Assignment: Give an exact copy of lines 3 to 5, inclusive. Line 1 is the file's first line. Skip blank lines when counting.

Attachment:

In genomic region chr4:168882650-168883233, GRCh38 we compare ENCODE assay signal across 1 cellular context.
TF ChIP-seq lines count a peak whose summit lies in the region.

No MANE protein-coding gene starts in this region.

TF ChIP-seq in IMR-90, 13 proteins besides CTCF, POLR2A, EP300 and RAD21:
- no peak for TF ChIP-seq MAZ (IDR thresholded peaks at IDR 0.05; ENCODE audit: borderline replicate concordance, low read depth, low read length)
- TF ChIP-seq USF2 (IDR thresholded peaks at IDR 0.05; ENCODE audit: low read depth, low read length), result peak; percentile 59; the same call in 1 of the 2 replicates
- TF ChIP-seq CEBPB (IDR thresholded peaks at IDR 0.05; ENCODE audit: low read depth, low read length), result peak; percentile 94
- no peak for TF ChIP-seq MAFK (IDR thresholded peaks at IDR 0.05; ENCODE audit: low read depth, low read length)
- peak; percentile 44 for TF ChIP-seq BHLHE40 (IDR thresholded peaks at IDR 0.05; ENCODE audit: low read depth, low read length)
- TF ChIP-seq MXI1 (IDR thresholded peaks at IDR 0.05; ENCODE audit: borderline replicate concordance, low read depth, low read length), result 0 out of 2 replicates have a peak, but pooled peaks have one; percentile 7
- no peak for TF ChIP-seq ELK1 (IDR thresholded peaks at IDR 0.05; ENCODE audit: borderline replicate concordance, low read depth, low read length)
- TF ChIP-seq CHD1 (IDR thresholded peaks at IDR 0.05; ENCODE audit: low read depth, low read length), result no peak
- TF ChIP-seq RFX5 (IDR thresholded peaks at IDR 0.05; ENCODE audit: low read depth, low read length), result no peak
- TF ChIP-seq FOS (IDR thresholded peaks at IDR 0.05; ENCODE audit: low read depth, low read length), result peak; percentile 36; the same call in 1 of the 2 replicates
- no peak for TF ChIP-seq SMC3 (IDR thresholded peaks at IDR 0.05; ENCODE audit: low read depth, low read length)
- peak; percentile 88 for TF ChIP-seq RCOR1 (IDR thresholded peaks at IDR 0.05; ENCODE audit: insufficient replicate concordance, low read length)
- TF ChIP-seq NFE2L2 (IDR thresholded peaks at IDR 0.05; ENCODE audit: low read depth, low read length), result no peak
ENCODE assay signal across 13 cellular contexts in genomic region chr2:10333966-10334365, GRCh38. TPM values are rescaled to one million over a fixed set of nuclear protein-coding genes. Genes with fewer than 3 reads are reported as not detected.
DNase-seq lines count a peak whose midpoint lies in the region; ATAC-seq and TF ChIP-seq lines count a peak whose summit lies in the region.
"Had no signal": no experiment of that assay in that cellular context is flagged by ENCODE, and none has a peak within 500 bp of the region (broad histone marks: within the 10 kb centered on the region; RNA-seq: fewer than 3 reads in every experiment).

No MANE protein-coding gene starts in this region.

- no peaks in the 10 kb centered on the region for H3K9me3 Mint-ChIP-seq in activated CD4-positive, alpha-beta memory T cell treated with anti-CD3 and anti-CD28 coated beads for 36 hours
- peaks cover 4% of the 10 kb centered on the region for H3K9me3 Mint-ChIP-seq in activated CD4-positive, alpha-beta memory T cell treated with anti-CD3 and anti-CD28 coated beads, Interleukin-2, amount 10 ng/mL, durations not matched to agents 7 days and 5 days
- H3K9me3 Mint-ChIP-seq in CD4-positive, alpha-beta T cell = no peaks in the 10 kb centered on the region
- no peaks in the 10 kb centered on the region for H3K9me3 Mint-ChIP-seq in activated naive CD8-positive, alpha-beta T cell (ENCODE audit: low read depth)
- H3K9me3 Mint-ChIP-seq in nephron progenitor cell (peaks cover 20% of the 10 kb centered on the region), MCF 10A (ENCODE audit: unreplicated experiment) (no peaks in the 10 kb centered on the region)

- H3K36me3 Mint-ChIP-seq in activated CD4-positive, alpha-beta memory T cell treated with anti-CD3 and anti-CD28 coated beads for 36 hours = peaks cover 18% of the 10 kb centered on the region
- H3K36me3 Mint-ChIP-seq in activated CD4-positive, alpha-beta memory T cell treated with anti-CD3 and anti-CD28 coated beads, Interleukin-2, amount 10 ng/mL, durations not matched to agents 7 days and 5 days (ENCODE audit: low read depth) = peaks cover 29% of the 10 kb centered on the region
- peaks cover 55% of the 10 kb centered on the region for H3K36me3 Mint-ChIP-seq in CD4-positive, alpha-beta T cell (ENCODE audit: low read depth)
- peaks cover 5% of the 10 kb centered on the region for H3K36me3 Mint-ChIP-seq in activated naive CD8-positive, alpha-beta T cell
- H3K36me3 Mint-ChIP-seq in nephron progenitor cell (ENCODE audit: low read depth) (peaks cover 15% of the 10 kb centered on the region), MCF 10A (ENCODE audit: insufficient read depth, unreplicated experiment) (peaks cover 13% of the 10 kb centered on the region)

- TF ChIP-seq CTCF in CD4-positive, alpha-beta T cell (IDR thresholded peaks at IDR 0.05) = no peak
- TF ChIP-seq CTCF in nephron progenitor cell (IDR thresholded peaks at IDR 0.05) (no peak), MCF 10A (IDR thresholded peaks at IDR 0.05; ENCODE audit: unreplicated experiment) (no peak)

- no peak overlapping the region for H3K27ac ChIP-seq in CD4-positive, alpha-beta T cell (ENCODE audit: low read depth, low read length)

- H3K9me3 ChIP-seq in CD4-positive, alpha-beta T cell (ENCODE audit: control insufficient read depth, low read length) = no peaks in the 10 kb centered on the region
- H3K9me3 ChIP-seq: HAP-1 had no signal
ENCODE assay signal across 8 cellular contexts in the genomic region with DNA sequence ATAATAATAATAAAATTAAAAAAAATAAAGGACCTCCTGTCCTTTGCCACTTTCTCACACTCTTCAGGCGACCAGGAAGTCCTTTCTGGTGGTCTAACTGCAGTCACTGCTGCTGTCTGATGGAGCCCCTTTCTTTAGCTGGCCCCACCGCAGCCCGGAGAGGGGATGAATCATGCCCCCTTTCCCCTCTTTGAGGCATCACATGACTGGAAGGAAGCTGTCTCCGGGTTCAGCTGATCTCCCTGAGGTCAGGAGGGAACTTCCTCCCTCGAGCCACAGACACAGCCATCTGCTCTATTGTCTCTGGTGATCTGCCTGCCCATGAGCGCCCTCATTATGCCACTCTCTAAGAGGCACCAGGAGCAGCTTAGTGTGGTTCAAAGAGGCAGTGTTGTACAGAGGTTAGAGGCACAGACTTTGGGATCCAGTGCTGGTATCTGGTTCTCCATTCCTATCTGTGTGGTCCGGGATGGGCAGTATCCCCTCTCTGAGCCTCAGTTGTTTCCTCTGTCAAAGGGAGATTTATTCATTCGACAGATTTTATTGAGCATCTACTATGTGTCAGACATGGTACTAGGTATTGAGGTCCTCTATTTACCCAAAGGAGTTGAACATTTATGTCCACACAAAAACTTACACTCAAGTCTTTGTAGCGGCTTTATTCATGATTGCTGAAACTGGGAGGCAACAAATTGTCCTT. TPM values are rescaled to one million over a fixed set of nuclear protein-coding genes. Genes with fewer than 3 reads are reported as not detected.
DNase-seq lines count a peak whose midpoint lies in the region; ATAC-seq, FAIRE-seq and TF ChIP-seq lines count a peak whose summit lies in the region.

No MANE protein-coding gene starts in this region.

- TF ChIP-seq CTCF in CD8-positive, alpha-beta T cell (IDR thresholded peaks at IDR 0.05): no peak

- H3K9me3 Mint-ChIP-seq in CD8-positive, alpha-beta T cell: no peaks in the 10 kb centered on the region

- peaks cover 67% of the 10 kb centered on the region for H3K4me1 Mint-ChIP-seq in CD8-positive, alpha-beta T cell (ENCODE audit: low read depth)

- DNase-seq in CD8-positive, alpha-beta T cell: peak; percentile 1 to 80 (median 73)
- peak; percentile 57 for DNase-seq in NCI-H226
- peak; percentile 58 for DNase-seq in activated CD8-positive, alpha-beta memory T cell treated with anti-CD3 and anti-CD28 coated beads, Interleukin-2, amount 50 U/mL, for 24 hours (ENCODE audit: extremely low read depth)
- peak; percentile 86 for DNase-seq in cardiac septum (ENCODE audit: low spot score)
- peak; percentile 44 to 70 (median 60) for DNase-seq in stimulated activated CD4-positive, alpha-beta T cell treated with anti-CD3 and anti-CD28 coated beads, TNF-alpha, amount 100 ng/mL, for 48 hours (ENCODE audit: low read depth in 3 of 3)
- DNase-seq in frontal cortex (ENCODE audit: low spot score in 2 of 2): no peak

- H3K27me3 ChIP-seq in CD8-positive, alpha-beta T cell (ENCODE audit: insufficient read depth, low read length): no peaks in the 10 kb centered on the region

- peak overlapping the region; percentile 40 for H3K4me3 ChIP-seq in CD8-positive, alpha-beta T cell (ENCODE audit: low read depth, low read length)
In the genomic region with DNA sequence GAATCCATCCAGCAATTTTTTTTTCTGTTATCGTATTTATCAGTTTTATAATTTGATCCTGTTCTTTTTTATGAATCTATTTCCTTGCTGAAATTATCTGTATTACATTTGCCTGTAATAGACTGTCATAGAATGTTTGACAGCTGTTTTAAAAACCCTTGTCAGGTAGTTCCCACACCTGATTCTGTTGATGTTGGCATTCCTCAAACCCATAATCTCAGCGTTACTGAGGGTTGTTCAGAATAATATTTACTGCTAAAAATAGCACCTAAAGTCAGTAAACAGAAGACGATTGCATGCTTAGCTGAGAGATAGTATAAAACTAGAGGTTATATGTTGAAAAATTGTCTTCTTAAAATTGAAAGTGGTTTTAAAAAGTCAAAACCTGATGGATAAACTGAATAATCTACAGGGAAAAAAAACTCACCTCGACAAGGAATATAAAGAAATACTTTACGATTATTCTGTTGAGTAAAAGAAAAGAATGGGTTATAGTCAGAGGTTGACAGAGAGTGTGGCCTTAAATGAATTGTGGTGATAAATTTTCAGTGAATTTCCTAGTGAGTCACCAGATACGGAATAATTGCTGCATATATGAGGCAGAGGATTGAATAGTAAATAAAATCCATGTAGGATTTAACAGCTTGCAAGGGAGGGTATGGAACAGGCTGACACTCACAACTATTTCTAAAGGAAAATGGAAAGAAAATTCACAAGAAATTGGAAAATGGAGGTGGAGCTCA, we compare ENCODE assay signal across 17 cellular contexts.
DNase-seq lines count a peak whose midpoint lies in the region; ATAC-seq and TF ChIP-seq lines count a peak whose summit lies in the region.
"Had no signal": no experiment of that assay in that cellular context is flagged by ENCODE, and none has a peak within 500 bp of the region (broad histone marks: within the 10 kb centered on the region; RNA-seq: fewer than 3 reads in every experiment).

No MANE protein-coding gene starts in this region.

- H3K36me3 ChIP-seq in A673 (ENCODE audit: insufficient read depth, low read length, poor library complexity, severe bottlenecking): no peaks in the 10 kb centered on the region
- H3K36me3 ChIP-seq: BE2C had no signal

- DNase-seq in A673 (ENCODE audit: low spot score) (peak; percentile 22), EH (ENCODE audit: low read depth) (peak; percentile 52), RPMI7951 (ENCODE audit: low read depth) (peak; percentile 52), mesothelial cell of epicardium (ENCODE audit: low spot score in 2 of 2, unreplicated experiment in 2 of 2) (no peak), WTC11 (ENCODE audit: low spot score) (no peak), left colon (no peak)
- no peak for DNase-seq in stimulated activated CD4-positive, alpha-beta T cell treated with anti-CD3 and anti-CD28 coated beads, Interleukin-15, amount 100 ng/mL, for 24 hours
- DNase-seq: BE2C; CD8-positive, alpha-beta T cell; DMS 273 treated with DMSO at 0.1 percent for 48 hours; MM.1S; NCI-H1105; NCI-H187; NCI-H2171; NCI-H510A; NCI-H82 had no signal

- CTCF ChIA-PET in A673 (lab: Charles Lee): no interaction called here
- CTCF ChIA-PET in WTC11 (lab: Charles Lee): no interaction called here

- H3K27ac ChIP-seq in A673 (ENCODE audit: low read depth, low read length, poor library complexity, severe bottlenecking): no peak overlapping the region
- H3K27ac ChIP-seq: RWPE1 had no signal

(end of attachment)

No MANE protein-coding gene starts in this region.

TF ChIP-seq in IMR-90, 13 proteins besides CTCF, POLR2A, EP300 and RAD21:
- no peak for TF ChIP-seq MAZ (IDR thresholded peaks at IDR 0.05; ENCODE audit: borderline replicate concordance, low read depth, low read length)